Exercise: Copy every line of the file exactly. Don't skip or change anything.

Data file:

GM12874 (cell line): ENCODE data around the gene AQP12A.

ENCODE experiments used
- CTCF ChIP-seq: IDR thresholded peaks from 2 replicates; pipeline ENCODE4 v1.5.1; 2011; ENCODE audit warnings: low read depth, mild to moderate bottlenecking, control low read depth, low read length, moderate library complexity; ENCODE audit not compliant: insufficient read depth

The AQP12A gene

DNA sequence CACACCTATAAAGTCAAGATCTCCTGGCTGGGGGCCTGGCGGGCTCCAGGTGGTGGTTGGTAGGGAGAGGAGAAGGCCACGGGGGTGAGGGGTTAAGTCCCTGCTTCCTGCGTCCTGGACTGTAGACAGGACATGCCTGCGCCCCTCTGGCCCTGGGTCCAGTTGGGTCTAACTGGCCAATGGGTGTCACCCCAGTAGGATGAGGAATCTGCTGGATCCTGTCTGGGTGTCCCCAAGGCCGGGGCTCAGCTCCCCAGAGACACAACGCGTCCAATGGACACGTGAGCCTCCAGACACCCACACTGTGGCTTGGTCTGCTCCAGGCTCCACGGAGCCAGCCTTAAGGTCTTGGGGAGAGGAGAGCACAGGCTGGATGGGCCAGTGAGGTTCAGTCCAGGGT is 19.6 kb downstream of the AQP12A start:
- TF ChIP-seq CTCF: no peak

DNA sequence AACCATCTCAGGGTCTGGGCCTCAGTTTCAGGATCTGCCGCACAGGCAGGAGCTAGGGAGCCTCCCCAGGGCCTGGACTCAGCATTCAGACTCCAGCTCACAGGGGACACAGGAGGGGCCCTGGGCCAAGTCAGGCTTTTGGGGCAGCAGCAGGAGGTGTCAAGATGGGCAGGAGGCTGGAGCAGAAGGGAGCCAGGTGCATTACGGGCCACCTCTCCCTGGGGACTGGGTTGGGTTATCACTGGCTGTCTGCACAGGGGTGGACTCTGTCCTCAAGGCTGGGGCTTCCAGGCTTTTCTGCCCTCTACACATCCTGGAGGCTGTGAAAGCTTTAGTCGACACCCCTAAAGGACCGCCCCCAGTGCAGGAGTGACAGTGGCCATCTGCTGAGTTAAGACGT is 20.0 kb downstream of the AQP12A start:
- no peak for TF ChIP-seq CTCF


GM12874 (cell line): ENCODE data around the gene AQP12A.

ENCODE experiments used
- CTCF ChIP-seq: IDR thresholded peaks from 2 replicates; pipeline ENCODE4 v1.5.1; 2011; ENCODE audit warnings: low read depth, mild to moderate bottlenecking, control low read depth, low read length, moderate library complexity; ENCODE audit not compliant: insufficient read depth

The AQP12A gene

DNA sequence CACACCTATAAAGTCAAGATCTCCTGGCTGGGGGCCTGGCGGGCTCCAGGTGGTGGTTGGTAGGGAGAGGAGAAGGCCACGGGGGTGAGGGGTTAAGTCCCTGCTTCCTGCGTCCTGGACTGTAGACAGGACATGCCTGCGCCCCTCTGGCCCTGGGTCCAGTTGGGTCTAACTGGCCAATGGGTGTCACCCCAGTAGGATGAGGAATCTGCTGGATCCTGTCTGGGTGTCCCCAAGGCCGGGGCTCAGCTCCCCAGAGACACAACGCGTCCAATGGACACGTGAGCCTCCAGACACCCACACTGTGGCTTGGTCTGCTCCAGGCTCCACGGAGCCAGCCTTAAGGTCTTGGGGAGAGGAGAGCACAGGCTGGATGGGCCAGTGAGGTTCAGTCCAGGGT is 19.6 kb downstream of the AQP12A start:
- TF ChIP-seq CTCF: no peak

DNA sequence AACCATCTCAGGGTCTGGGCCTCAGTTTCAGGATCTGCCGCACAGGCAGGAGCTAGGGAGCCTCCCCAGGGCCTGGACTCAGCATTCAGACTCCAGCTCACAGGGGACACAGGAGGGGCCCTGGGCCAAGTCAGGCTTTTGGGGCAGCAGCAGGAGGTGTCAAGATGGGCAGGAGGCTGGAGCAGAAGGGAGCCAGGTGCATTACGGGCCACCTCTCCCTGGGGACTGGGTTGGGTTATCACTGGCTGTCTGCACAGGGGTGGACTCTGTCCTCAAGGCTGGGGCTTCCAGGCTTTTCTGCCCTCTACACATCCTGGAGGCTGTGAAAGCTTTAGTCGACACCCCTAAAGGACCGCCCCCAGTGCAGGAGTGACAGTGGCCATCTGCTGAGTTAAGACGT is 20.0 kb downstream of the AQP12A start:
- no peak for TF ChIP-seq CTCF